The question in mind for many Millsies today is: how do we cope? Despite a merger, midterms and a pandemic, we continue to reach for our goals with determination. Though the whirlwinds circle our feet, we stand strong, proud and brave. We are all Mills. It is important for us to keep in mind the energy and heart it takes to continue. Keeping in mind our struggle, I hoped to find ideas about how we can cope with such a heavy load as we try to succeed. I called on that bravery and consulted my cards with hopes that I could find an answer to exactly that question: How do we cope with the current experience of being a Millsie?
The cards that I pulled were a message of warning, encouragement and hope.
Photo taken by Jessica Moreno, Mills MFA Student
The Sun, The Four of Pentacles and The Devil lay before us as answers to this question.
Let us begin: we start our spread with our first card, which reminds us of our value. As we contemplate the coming changes of the future, we must remember not to be afraid of the unknown and to believe in ourselves. The sun, represented by Apollo, reminds us that we as individuals are beautiful, powerful and worthy. Apollo stands radiant, holding a lyre in one hand and a bow in the other. Having a stolen version of musicality from Pan, Apollo uses this art to banish fear through music and express the freedom to dance. Page 77 of Juliet Sharman-Burke’s book “The Mythic Tarot” tells us that “Apollo is an image of hope and faith which springs, not from one person’s striving, but from all of us. A human inheritance of nobility and determination which can restore faith in oneself.”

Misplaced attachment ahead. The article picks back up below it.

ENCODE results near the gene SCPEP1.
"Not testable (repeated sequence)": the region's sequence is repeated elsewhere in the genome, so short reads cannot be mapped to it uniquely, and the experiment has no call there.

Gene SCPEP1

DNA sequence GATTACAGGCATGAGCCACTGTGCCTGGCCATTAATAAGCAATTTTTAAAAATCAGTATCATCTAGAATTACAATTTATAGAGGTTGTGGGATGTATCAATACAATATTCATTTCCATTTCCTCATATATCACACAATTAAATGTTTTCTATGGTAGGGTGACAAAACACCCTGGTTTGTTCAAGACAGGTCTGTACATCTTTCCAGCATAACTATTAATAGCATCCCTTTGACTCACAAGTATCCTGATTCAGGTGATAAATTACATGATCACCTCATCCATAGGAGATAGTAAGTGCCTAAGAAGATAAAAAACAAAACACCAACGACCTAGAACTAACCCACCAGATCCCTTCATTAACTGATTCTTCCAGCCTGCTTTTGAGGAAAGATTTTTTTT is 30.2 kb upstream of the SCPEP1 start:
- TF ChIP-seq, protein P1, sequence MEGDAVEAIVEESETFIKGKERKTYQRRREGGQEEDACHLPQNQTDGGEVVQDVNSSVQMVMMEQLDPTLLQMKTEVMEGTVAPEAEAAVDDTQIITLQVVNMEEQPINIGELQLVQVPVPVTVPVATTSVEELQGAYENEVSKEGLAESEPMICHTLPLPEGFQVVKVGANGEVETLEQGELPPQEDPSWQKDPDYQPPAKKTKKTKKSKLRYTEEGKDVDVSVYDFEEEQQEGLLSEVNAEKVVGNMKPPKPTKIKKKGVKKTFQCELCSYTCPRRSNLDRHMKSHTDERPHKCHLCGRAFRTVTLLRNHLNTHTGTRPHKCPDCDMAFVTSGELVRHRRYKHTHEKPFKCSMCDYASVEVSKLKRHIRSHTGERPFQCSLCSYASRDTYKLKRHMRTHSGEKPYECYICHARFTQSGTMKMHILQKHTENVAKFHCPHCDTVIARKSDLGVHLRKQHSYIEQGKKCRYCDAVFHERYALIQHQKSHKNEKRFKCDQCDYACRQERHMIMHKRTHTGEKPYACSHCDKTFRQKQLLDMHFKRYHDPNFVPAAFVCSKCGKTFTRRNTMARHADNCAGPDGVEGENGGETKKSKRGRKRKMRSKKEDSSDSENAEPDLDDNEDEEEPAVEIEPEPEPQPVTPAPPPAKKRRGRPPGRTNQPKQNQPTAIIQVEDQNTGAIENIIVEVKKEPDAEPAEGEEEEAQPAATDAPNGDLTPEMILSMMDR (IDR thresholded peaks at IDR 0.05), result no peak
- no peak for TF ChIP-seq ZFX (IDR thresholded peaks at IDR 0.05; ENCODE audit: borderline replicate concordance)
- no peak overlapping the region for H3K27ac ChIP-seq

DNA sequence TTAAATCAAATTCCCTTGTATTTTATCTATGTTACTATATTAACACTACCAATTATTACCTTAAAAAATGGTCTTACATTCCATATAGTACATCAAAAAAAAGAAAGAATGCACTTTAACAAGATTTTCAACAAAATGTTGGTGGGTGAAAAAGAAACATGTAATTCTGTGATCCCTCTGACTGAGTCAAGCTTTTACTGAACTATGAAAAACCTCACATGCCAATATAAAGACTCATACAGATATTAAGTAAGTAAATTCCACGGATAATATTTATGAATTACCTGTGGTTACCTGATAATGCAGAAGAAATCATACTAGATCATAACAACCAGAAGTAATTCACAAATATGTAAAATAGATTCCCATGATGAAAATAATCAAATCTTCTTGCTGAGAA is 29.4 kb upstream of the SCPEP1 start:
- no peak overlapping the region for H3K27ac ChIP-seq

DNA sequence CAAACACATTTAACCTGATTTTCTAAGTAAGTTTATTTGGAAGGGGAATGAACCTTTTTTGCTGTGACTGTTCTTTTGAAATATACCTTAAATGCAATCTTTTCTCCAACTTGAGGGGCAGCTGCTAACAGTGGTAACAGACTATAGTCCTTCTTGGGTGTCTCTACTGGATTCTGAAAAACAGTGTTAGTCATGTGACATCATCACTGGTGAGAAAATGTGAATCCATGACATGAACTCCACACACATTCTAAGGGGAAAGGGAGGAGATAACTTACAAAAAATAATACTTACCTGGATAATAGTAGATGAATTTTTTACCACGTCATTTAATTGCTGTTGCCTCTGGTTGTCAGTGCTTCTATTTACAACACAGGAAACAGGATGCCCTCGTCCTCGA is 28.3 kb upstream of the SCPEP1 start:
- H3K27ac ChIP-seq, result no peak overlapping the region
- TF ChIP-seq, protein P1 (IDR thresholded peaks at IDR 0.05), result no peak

No matter the discourses ahead of us, we are unified in pursuit of one objective: an education at Mills College. Holding this treasured goal in our hands, we must also believe that no matter what happens, we will carry on in the time-honored Mills tradition of demonstrating intelligence, talent and determination. By consulting my tarot deck with this in mind, I chose to pull three cards, hopeful to find answers of how we should cope. I believe the issue to be complex enough to deserve more than one card; however, I also believe our academic body is large enough that being too specific would make the waters of interpretation murky. A “spread” is defined for us by Wille, who is the creator of A Little Spark Of Joy: “This term refers to the pattern of cards chosen from a deck during a reading.”
Although many of us feel we do not have the answers just yet, the challenges of change brings us to our next card: The Four of Pentacles.
The Four of Pentacles shows us the Greek Daedalus. He stands, grimacing with anger and jealousy towards his nephew, who has surpassed him in skill at such a young age. Daedalus clutches his pentacles close to his chest and stands away from his nephew, watching him create a golden treasure. Daedalus’s jealousy comes from a place of insecurity and fear. The disruptions that we face have forced us to change and reconsider our plans. Doubting his own worth and attributing that worth to his reputation has put Daedalus in a place of anger and resentment, away from the potential future ahead of him.